In Afghanistan surge, soldiers negotiate complex web of local loyalties
As forces of the 10th Mountain Division have poured into Wardak Province to combat the Taliban, they've also had to battle a cool reception.
Tangi Valley, Afghanistan
Part one of a two-part series.Skip to next paragraph
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When the soldiers of the 10th Mountain Division penetrated the insurgent-ridden Tangi Valley in the heart of Wardak Province, they braved rockets and roadside bombs. They succeeded in erecting a small outpost overlooking the lush, fertile dale in what is one of the most dangerous areas in the province.
Then they set about their main task: winning over the locals. They called a shura, or council, with the local elders here, to introduce themselves and take requests from the villagers.
"But to be honest, they didn't want us here," recalls 1st Lt. Christopher Wallgren, who commands the company of soldiers stationed in the Tangi, in eastern Afghanistan. "They all just asked us to leave. They didn't want us to interfere with their lives."
As thousands of US soldiers pour into Afghanistan this summer and push into uncharted territories, such an environment of mistrust will be one of the many challenges they will face in attempting to secure the country.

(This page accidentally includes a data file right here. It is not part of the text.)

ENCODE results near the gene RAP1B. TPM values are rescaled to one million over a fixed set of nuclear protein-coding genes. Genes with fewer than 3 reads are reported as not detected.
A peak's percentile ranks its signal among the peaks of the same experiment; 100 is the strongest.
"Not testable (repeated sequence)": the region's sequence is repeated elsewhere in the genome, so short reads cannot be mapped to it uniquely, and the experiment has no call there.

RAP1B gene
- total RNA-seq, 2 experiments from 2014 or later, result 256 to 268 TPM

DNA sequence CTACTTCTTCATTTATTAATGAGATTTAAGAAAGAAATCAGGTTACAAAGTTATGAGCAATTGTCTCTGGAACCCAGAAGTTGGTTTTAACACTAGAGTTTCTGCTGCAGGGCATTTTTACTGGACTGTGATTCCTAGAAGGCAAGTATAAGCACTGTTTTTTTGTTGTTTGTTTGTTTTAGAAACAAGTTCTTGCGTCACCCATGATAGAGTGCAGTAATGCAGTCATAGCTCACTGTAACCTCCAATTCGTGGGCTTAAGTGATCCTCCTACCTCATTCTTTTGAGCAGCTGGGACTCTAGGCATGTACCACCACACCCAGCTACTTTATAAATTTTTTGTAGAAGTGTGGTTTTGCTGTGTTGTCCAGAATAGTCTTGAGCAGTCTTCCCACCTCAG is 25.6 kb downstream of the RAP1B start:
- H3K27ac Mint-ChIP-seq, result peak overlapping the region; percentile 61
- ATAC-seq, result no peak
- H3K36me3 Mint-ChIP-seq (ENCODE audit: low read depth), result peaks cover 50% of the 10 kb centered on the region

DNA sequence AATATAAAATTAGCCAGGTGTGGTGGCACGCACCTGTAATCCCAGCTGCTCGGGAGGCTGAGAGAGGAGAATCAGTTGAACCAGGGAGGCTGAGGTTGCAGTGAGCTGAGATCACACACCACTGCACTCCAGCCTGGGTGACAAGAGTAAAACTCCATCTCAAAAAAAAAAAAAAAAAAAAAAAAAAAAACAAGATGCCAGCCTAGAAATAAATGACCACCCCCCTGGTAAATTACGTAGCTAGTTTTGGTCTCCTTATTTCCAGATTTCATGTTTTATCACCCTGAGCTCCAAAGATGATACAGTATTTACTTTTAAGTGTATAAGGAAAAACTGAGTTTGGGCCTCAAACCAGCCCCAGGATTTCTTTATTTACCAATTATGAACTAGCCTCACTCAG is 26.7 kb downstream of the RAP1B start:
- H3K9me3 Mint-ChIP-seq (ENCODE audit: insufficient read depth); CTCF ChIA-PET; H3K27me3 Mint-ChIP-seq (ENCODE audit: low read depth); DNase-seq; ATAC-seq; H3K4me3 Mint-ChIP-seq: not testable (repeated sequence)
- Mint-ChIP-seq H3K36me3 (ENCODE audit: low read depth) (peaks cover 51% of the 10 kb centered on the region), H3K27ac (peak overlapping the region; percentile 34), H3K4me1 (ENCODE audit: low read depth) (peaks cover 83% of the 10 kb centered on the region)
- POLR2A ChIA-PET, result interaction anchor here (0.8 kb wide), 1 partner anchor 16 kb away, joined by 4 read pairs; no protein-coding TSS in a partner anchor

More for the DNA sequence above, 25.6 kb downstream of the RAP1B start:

Early this year, nearly 1,500 troops landed in Wardak, which neighbors Kabul Province to the south, in a move that prefigured the larger influx this summer. Officials in Washington are hoping that the troop increase can reverse the growing insurgency. Adm. Michael Mullen, chairman of the Joint Chiefs of Staff, recently told reporters that the military buildup was "absolutely necessary" and that the new soldiers will have to force a dramatic turnaround in the security situation over the next 12 to 18 months.
In the areas where new forces landed this winter, violence has increased – just as officials in Washington predicted. In Wardak, the number of insurgent-initiated attacks so far this year has jumped by more than 300 percent from the same period last year, according to statistics provided by analyst Sami Kovanen of Tundra Security.
Convincing Afghans not an easy task
For the troops here in the Tangi, the key to a turnaround lies in convincing the locals that they are here to protect them. But the soldiers say that this has been difficult. While they are welcomed in some areas – in Jalrez district, for example, where the insurgency has weakened in the past year, children regularly greet soldiers with waves and smiles – they have had a different reception in other parts of the province.
On a typical vehicle patrol through the Tangi valley, which is part of Sayadabad district, soldiers closely watch the villagers who line the streets and stare at the passing convoy.
"Okay, we're heading into a bazaar," says one soldier over the radio to his comrades.
"Roger, heading into the bazaar. There's people all around," comes the reply from another vehicle in the convoy.
"These people out here don't like us, so keep your eyes open," the first soldier says.